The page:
Python – “outsourcing” exception-handling to a decorator

decoratorexception-handlingpythonpython-2.6

Many try/except/finally-clauses not only "uglify" my code, but i find myself often using identical exception-handling for similar tasks. So i was considering reducing redundancy by "outsourcing" them to a … decorator.

Because i was sure not to be the 1st one to come to this conclusion, I googled and found this – imho – ingenious recipe which added the possibility to handle more than one exception.

But i was surprised why this doesn't seem to be a wide known and used practice per se, so i was wondering if there is maybe an aspect i wasn't considering?

  1. Is it bogus to use the decorator pattern for exception-handling or did i just miss it the whole time? Please enlighten me! What are the pitfalls?

  2. Is there maybe even a package/module out there which supports the creation of such exception-handling in a reasonable way?

Best Solution

The biggest reason to keep the try/except/finally blocks in the code itself is that error recovery is usually an integral part of the function.

For example, if we had our own int() function:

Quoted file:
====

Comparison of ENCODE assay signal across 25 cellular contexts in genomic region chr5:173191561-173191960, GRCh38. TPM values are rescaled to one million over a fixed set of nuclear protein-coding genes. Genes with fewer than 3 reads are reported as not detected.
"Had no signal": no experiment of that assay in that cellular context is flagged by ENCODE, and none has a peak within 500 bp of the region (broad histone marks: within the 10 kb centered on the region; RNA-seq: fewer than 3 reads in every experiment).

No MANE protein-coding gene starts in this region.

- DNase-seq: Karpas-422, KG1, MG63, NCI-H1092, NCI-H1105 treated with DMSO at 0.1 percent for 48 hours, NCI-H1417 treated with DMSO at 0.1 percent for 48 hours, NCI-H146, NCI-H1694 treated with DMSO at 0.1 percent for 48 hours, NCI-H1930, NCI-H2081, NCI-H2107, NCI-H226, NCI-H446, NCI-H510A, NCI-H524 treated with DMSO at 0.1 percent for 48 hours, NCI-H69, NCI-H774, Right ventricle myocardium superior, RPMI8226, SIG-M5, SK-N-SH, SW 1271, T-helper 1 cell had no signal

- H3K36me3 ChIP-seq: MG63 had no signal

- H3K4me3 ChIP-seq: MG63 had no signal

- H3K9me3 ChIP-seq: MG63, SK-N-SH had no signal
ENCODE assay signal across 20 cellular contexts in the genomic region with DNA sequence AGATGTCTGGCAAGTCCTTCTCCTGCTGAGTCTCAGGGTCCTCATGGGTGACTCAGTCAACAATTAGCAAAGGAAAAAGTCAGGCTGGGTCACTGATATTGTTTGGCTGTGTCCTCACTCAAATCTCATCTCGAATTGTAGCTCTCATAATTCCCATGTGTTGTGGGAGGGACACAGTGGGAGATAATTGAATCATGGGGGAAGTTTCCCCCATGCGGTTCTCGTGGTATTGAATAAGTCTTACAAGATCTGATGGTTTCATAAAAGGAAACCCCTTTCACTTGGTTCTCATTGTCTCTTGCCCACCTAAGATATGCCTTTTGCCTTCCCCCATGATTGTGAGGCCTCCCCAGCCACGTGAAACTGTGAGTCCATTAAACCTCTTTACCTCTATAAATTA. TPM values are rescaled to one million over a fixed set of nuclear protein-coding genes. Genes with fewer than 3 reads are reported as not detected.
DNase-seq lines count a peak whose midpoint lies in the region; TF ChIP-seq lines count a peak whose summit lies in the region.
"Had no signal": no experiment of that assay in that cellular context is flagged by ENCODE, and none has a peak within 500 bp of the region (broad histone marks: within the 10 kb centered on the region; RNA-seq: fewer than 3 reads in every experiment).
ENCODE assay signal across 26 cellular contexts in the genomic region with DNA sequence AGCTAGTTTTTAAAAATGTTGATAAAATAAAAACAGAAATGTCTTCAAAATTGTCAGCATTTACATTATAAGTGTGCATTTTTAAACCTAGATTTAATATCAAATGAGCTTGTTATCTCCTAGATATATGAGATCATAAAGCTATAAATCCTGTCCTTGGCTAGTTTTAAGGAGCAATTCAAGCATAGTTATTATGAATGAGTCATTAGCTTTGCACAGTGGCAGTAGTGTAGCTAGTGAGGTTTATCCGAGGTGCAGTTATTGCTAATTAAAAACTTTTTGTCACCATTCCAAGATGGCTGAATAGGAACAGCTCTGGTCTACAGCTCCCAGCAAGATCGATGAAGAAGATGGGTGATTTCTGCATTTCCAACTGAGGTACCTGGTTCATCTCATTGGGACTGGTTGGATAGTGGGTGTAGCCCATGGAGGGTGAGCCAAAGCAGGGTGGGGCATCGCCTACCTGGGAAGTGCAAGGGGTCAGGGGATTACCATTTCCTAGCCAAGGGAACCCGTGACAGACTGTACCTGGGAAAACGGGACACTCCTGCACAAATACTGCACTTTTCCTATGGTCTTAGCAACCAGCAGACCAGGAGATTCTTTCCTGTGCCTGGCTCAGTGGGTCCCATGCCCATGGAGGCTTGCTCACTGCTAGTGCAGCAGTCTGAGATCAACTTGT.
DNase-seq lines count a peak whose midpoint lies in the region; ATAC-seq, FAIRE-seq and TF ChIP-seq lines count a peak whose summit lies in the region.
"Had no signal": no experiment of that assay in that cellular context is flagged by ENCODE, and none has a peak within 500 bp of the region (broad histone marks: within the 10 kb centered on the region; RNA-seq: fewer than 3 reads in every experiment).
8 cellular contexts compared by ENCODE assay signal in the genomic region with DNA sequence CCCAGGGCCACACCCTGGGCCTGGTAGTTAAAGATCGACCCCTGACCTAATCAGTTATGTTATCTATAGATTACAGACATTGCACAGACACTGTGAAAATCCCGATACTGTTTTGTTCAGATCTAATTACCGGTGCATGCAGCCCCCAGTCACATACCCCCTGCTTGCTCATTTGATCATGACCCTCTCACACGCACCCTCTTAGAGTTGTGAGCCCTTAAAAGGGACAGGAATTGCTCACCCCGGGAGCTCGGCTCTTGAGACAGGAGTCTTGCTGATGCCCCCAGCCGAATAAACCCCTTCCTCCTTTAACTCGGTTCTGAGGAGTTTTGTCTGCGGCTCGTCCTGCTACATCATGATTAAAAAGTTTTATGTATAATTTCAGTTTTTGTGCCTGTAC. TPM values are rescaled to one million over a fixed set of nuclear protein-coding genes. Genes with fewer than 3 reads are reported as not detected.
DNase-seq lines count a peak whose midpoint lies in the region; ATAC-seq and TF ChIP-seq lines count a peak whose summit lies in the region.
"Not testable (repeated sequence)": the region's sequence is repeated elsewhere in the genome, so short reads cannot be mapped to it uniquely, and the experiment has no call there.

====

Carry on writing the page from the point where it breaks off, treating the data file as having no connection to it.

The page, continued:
def MyInt(text):
    return int(text)

What should we do if text cannot be converted? Return 0? Return None?

If you have many simple cases then I can see a simple decorator being useful, but I think the recipe you linked to tries to do too much: it allows a different function to be activated for each possible exception--in cases such as those (several different exceptions, several different code paths) I would recommend a dedicated wrapper function.

Here's my take on a simple decorator approach:

class ConvertExceptions(object):

    func = None

    def __init__(self, exceptions, replacement=None):
        self.exceptions = exceptions
        self.replacement = replacement

    def __call__(self, *args, **kwargs):
        if self.func is None:
            self.func = args[0]
            return self
        try:
            return self.func(*args, **kwargs)
        except self.exceptions:
            return self.replacement

and sample usage:

@ConvertExceptions(ValueError, 0)
def my_int(value):
    return int(value)

print my_int('34')      # prints 34
print my_int('one')     # prints 0